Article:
Dissent voiced over Games bid'Vast majority' at business chamber meeting say increased taxes, limited hotel and restaurant capacity make event a non-starter
Northern News Services
Wednesday, August 19, 2015
The "vast majority" of business representatives who attended a small meeting of the Yellowknife Chamber of Commerce last month opposed a 2023 Canada Winter Games bid by the city, according to a summary of the views expressed.
The "vast majority" of businesses belonging to the Yellowknife Chamber of Commerce at a July 6 meeting were opposed to the city bidding on the 2023 Canada Winter Games because of concerns about potential increased property taxes, the inability to attract enough volunteers, hotel and restaurant capacities, infrastructure deficits and the costs associated with new projects and upgrades. - Shane Magee/NNSL photo
The chamber held the meeting July 6 with at least 14 business representatives from sectors that included non-profits, tourism, retail, and marketing and communications to gather input about whether the city should bid and what position the chamber should take on the issue. There was no one present from the construction sector.
The chamber provided Yellowknifer with comments from several participants at the meeting. However, their names and the businesses they were representing were not included.
"We heard concerns about potential increased property taxes, the inability to attract enough volunteers, hotel and restaurant capacities, infrastructure deficits and the costs associated with new projects and upgrades," a summary of the comments given at the meeting states.
"We've also heard concerns about how the Canada Winter Games could impact non-profit organizations who rely on sponsorship dollars and how hosting the games during prime aurora viewing season will impact our tourism operators."
Deneen Everett, the chamber's executive director, told Yellowknifer on Monday the group representing 280 businesses has yet to take a formal position. The July meeting was one of several steps to gather input from chamber members before the board votes Sept. 8 on whether or not to support a bid.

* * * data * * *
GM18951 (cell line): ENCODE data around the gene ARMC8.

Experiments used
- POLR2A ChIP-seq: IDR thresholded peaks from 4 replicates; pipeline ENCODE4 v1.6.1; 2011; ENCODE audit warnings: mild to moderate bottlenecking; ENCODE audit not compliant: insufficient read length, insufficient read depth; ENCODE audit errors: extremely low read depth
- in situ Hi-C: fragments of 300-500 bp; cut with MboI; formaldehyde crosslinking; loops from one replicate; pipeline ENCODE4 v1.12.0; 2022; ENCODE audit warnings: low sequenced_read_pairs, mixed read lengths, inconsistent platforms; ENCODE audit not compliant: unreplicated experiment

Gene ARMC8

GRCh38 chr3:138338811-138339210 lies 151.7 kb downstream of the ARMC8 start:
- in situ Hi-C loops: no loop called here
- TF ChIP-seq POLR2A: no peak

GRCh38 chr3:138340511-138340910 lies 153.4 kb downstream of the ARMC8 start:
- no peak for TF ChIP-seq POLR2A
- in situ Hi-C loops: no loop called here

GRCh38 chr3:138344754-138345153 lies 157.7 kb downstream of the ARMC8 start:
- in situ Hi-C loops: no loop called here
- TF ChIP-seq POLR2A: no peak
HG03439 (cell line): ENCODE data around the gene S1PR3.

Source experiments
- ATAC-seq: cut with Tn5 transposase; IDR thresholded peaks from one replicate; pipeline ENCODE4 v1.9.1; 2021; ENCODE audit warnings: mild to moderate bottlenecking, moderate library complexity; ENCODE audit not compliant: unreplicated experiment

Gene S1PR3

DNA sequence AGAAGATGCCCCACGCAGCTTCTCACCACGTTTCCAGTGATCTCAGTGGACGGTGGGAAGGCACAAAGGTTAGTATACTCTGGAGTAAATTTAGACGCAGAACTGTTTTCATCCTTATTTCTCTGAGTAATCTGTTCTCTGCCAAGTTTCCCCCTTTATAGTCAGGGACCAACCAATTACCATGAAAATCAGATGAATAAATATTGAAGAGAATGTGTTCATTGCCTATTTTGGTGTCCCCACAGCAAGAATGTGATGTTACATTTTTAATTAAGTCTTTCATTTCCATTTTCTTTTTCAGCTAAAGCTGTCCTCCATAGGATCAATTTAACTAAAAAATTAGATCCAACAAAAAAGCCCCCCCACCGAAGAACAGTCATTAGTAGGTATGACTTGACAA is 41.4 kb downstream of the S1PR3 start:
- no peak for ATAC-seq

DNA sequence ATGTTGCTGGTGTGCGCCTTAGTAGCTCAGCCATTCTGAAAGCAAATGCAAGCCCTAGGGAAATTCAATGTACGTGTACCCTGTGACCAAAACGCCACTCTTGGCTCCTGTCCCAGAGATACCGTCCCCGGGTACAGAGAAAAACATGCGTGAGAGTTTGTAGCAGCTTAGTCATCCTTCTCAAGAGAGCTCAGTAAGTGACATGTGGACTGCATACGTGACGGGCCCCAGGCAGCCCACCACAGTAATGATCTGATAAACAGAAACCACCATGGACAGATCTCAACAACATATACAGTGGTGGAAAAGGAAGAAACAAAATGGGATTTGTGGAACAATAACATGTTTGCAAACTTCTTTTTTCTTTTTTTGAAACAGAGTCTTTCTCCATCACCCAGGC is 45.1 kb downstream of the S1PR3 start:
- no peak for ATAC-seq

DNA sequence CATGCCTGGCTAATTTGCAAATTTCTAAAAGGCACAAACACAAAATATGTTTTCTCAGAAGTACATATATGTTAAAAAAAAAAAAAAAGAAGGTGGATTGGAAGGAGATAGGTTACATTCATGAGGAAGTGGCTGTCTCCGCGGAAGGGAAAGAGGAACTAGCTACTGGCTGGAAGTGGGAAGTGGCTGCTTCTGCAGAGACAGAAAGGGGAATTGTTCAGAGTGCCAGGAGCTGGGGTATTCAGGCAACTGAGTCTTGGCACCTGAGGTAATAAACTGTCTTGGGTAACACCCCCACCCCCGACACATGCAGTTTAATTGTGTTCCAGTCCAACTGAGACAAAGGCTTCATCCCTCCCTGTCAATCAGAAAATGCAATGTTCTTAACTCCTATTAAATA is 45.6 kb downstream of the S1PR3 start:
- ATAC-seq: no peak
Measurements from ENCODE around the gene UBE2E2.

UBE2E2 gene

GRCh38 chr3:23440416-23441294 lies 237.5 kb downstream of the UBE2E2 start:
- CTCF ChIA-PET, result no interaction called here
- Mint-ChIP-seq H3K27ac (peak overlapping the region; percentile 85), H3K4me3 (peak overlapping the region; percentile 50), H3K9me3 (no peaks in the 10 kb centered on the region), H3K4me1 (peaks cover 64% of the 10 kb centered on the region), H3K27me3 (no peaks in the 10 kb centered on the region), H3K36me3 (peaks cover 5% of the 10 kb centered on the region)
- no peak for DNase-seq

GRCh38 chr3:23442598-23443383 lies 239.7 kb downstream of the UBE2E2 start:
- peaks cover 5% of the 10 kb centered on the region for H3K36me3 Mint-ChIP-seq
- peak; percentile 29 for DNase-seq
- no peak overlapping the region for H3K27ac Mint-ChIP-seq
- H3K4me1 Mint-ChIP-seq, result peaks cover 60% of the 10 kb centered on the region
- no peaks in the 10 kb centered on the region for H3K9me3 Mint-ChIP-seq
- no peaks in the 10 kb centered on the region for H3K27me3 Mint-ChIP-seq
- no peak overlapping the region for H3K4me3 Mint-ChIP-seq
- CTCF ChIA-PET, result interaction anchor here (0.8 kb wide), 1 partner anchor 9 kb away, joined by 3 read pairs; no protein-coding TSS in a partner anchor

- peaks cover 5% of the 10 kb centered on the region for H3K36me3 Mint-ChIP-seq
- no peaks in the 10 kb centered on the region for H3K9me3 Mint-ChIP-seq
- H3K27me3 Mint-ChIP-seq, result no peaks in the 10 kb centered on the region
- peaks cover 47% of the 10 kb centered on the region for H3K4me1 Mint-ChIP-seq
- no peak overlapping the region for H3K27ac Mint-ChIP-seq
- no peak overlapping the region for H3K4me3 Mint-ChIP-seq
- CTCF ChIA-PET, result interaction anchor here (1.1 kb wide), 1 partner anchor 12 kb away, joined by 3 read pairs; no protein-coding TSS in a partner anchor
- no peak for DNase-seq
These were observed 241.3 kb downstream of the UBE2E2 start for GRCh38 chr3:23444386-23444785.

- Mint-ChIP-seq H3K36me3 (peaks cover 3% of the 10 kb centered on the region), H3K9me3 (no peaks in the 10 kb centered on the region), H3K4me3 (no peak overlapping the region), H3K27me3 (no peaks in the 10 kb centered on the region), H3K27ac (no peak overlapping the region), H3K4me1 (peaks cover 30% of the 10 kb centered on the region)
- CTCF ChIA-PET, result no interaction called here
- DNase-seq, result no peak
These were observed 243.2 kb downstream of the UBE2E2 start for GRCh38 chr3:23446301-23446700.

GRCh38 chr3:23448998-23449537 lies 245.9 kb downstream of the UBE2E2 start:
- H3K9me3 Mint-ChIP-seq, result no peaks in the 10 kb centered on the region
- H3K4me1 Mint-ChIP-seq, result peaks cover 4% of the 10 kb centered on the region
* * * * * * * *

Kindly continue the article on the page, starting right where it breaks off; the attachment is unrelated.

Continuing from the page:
One of the first steps was a survey of members in January. Of the 72 people who voted, 43 per cent were in support of a bid, 40 per cent were opposed and 17 per cent were unsure. Most written comments on that survey, according to those provided to Yellowknifer, were negative.
"The city is struggling to provide the basic requirements of a town never mind a capital city," one anonymous comment states. "We have to live within our means and not keep tapping into the taxpayer. Diamond mines will be on the downturn following 2020 and there is no realistic probability of replacing their contribution to the city's economy. For two week of glory and ego stroking it is hardly worth the cost."
"Well, I don't see any benefit to tourism from this at all," one person said. "I just can't see any spinoff. Hosting the Canada Winter Games will add more stress to the tourism community."
Several worried about the ability to recruit enough volunteers. It's expected about 4,000 volunteers will be needed for the event.
Positives include potentially creating employment in the services sector and opportunities to market the city for tourists.
Mayor Mark Heyck told Yellowknifer he's heard from "many business representatives that have been highly supportive" of a bid. He said any responses will depend on the audience and the business sectors represented.
"We'd take into consideration a range of public opinion, whether it's everyday members of the community, the business community or whether its members or volunteers from sporting organizations," he said when asked about how the view of businesses would affect council's decision on a bid.
He said the city is still in the information gathering stage.
There is a chamber representative on the city's committee tasked with assessing the viability of a games bid.
The committee also includes six business representatives. It's next meeting is Sept. 10.
That committee is expected to produce a recommendation for council this fall.
Last week, the business chamber issued another online survey seeking input from at least 200 respondents. As of Monday afternoon, 147 had taken the survey, Everett said.
It asks people to give their views of the pros and cons of a games bid and asks what position the chamber should take.
"This survey will be what forms our opinion. The comments are very important to us. We want to hear both sides," she said.
While the January survey resulted in a nearly even split, she said this time the results are fairly one-sided. She declined to talk about the results until the survey is complete. It will be open until the morning of Sept. 1.